Used to train generations of pilots and navigators, the Tucano T1 will make its final public appearance this Sunday. The aircraft will retire from RAF service next month after three decades. All the RAF’s fast pilots have been taken to the skies in the Tucano as part of the training. Its last public appearance will be at the Southport air show which runs during 6 to 8 September. Training on the Tucano was mainly carried out at RAF Linton-on-Ouse, in North Yorkshire, and the station is due to close in 2020.
The Red Arrows’ longest-serving pilot, Squadrol Leader Mike Ling, retired from the RAF after 21 years earlier this year. He is now a pilot with another team and will be flying alongside the Tucano at Southport.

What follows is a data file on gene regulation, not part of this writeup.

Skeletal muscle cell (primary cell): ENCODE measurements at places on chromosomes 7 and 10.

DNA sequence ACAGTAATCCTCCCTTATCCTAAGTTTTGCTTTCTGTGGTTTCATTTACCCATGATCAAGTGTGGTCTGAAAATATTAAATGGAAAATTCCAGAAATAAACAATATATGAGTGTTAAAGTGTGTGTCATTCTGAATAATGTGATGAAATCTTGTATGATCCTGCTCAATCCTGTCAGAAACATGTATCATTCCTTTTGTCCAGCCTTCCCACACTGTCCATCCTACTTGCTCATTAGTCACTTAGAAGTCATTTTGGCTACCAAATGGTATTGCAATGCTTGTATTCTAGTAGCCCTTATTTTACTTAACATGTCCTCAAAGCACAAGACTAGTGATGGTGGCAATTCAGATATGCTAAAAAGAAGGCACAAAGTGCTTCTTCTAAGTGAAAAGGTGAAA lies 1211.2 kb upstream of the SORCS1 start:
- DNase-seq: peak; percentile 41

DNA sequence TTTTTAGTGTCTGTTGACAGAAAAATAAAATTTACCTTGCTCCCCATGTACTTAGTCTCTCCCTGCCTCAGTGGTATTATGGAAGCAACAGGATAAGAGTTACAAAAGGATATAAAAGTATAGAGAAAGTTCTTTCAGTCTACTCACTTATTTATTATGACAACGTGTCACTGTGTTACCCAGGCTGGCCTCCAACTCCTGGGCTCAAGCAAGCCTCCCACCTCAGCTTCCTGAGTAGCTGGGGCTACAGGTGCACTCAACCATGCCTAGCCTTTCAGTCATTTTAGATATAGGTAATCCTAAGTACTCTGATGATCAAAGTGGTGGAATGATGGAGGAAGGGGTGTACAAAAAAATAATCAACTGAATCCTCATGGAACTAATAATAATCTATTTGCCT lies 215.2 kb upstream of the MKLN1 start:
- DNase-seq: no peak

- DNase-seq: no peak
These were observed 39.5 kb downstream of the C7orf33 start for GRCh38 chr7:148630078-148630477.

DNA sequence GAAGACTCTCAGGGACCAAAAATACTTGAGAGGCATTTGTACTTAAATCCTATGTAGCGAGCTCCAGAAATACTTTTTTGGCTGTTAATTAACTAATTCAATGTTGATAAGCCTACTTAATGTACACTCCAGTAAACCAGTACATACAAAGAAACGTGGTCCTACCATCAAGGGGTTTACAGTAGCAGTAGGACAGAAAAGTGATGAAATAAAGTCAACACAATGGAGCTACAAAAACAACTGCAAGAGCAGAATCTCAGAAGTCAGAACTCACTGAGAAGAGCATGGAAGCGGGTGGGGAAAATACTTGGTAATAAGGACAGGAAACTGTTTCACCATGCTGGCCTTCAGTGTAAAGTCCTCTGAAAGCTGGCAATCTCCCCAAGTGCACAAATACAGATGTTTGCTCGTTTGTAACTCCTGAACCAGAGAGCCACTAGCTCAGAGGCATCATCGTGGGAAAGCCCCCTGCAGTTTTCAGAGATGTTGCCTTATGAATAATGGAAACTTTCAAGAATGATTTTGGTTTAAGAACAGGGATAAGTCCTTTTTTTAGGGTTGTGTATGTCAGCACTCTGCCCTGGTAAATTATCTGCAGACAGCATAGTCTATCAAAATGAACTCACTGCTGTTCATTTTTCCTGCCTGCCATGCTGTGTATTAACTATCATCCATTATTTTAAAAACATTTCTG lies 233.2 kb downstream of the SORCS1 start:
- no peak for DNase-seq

The longest serving pilot at the RAF said he wouldn’t have done anything different. “It was fantastic journey.”
The plane had a tandem cockpit – so the trainer would sit behind the trainee rather sitting beside him. You are in a turbo-prop and wearing an oxygen mask. It seems different than usual. It had developed a new way of communicating, it’s something which was appreciated.
It was a basic fast jet training plane for aircrews, built in Belfast. 130 were built for the RAF. They were used to train for formation flying, low-level navigation, poor weather flying and aerobatic handling. A trainee pilot has to fly about 120 hours to be known as a perfect all-rounder.
It was a nice way of brushing skills and offered a good test of airmanship.